08-03-2013 11:32 AM
I second Tammy's "relax". However, I found that extremely difficult to do right after birth, and then nurses telling you its done this way, or that, then that they arent getting enough, and shes "starving".
My best thing was BOPPY PILLOW!! some women hate them, some love them..for me, it was my saving grace! I was sore in my back, arms, neck, and etc when I was beginning breastfeeding, so it was difficult to learn how to "properly hold" and get a "proper latch" when i could barely keep my arms up without pain! I forgot my boppy pillow when my water broke and we headed to the hospital, but as soon as I got home, I used it, and BAM. I got a perfect latch, and it was so much easier on my neck, back, arms, and shoulders!!
Lanolin cream.. or even lanolin free creams are great too.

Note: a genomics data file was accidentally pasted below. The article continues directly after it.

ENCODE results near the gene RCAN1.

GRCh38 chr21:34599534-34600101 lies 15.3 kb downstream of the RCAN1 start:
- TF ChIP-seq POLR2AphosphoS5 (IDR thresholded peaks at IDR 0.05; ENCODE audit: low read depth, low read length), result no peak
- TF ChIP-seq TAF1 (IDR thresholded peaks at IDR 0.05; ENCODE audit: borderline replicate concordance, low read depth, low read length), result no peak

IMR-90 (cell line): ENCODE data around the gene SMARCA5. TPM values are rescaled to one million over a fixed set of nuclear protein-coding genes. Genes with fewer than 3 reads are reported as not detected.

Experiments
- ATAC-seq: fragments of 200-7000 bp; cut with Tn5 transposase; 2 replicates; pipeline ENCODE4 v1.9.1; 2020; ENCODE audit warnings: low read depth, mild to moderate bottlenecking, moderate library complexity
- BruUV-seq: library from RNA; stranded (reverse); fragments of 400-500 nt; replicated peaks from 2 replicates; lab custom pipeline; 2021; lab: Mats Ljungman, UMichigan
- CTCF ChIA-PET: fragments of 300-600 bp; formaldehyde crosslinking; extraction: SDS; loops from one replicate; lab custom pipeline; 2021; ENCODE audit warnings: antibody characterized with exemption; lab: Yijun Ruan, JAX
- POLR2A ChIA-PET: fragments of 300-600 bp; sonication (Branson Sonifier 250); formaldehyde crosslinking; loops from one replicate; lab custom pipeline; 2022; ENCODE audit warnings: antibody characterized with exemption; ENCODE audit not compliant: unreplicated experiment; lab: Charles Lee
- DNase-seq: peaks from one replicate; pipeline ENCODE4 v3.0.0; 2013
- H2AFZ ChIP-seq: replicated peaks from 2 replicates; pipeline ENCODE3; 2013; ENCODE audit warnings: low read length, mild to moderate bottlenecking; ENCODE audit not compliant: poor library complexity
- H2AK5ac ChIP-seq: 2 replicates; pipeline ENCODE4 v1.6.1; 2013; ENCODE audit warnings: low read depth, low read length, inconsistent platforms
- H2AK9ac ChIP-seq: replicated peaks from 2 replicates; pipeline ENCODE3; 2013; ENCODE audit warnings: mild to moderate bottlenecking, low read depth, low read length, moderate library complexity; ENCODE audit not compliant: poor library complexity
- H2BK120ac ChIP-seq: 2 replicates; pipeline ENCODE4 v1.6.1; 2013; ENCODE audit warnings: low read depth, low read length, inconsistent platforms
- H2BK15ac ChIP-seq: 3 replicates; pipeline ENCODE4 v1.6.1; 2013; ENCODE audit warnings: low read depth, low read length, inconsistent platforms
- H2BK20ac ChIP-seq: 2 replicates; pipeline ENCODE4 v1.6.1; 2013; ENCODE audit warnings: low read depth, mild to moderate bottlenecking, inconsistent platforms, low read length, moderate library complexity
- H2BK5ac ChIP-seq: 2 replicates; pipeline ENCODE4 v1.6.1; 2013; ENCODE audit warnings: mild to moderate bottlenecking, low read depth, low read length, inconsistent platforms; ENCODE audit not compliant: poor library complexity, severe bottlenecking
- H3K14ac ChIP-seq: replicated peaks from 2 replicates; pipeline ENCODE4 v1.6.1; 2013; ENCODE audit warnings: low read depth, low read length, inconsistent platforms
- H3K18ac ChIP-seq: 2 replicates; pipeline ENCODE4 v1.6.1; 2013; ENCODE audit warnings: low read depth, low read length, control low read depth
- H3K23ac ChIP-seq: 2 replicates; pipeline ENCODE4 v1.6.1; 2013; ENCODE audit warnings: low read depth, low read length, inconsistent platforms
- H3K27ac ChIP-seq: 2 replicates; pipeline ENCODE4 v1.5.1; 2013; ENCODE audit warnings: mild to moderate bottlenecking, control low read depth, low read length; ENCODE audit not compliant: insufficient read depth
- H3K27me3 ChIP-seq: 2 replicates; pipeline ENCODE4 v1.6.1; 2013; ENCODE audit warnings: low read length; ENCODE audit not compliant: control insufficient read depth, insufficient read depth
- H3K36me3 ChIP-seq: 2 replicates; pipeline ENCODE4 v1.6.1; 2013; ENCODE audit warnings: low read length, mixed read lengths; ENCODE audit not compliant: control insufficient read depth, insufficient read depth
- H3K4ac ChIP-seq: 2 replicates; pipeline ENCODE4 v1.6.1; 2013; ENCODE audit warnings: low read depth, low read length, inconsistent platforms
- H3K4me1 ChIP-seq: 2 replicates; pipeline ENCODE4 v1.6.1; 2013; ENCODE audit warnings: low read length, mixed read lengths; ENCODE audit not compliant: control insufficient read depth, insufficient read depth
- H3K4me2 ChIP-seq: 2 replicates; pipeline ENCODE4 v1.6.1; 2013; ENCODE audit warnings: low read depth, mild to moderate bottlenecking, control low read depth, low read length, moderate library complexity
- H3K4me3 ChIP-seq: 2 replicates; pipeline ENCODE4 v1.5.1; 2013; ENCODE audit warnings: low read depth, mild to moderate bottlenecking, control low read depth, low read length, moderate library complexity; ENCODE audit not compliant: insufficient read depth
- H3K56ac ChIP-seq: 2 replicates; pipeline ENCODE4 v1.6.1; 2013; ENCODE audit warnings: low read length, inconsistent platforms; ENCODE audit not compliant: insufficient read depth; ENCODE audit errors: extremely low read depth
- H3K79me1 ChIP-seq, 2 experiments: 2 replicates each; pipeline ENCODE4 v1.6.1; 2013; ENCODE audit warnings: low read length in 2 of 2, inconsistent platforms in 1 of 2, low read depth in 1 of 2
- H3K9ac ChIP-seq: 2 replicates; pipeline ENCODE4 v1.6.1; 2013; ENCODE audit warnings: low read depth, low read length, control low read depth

and while I couldnt believe everyones "oh it gets easier with time" at first, it DID get easier. within a few weeks, you'll be a pro. You may not be able to take the trash out and balance a breastfeeding baby, but you will be able to walk around, talk on the phone, etc.
09-21-2013 02:42 PM
07-26-2014 04:46 AM
3 weeks ago
I am a new parent and had to have a c-section with my daughter. The staff did assist me with breastfeeding, but never suggested laying down to do it. Infact, no one mentioned it to me. I just tried it one day while I was laying down and it felt so natural. I later learned of the position, but really wish I was aware of it earlier. I struggled with other postions becasue of the surgery and this reduced pressure to my stomach. Also, my daughter was 20'1/4" at birth and I am only 5'2". My arms are short and I found it to be very difficult to get comfortable. Lay on your side with the baby facing you also on their side. Position their head so it is alligned with your nipple. Then, when you are both in a good position, gently slide their head to you. Sometimes I lay on my side with nothing, other times with a pillow under my head, and others propping my head up with my elbowl while resting my head on my hand.